Chief of the Russian Land Forces' tactical air defense troops Maj. Gen. Mikhail Krush said he doubts that the Malaysian passenger liner was brought down by a Buk surface-to-air missile system.
"No one observed a Buk engaging targets in that region on that day, which provides 95 percent proof that Buk systems were not used in this concrete case," the general said in an interview with the Voyenno-Promyshlenny Kuryer military weekly to be published on Wednesday.
"This is no more than a theory for now. However, a guided missile launched by a Buk missile system leaves behind a specific smoke trail as it flies, like a comet. In daylight this trail can be clearly seen within a radius of 20-25 kilometers from the missile system. It cannot remain unnoticed. There are no eyewitnesses to confirm there was any. No one reported a launch. This is one thing," he said.
"Second. The holes left by the strike elements on the Boeing's outer skin indicate that the warhead blew up from below and sideways. A Buk missile strikes the target from above," he said.
"The damage done to the plane suggests that a different missile was used. Our guidance method is a zoom, when the missile strikes the target from above covering it with a thick cloud of fragments" the general said.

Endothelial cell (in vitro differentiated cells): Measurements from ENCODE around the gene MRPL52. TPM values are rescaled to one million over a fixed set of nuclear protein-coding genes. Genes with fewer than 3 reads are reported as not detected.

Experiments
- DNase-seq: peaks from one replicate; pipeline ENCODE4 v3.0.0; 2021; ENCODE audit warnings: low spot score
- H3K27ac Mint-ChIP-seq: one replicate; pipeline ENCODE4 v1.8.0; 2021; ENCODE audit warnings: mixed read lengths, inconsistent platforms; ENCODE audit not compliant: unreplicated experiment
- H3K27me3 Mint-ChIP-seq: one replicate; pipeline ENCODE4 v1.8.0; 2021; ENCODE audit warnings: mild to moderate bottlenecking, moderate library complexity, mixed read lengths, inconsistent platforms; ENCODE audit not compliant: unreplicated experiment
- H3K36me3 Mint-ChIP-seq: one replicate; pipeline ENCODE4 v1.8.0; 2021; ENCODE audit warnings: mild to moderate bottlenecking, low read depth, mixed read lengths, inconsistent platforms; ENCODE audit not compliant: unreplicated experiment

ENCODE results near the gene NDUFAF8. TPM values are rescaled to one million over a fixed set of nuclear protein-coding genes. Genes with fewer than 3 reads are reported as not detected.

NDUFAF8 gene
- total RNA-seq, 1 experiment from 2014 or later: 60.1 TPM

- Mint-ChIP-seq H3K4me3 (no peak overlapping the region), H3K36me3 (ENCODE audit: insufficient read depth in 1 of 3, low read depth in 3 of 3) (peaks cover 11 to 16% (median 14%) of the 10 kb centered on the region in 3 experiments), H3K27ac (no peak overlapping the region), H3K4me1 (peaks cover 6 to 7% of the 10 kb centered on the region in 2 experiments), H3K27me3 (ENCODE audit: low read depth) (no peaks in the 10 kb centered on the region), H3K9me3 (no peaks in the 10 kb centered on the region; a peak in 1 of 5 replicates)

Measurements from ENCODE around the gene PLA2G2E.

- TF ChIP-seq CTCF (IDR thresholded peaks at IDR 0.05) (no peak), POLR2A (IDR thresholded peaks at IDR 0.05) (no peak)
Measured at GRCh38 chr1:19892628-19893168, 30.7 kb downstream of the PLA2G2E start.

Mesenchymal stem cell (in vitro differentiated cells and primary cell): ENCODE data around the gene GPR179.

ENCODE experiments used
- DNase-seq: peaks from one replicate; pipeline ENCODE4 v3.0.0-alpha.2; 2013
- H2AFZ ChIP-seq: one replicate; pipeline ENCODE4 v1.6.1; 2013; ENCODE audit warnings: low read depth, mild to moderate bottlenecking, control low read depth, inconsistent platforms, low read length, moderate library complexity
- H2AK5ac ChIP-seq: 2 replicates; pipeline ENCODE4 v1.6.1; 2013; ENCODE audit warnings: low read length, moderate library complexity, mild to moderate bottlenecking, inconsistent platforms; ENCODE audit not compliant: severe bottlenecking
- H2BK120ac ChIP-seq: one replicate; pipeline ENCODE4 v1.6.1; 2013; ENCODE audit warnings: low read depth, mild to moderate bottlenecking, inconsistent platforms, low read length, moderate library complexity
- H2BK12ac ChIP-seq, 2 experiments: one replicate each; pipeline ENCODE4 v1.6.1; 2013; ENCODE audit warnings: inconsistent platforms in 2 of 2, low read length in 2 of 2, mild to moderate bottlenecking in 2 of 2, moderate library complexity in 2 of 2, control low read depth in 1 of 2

"I cannot state categorically, guided by this data, but I can suggest, using my experience, that it was not a Buk missile that hit the Boeing," the expert said.
Asked what was inside of the warhead - cubic or spherical shape charge, Krush said, "neither cubic nor spherical, but something bar-shaped. An expert will identify whether the target was hit by a Buk at first glance examining the traces it leaves. A Buk missile leaves no large holes and does not tear the plane's outer skin the way we could see on television," he said.
The general said that a concrete answer to the puzzle over who shot down the Boeing could be given after experts in surface-to-air guided missiles examine the scene.
He said at the same time that the emergence of Ukraine's 156th surface-to-air missile regiment near Donetsk was not accidental. "I think - again, this is just a theory - that this regiment's deployment near Donetsk was part of a special operation, devised by the Ukrainian side. If this regiment had not been there, only one aspect of the Boeing's destruction would have been considered - an air strike, which could only have been launched by the Ukrainian air force. There are no other aircraft in this region. Therefore, the theory proposed from the start was that the plane was shot down by a Buk missile launched by the militia. Who could have helped them in that case? Russia. Who is to blame? That simple!" Krush said.
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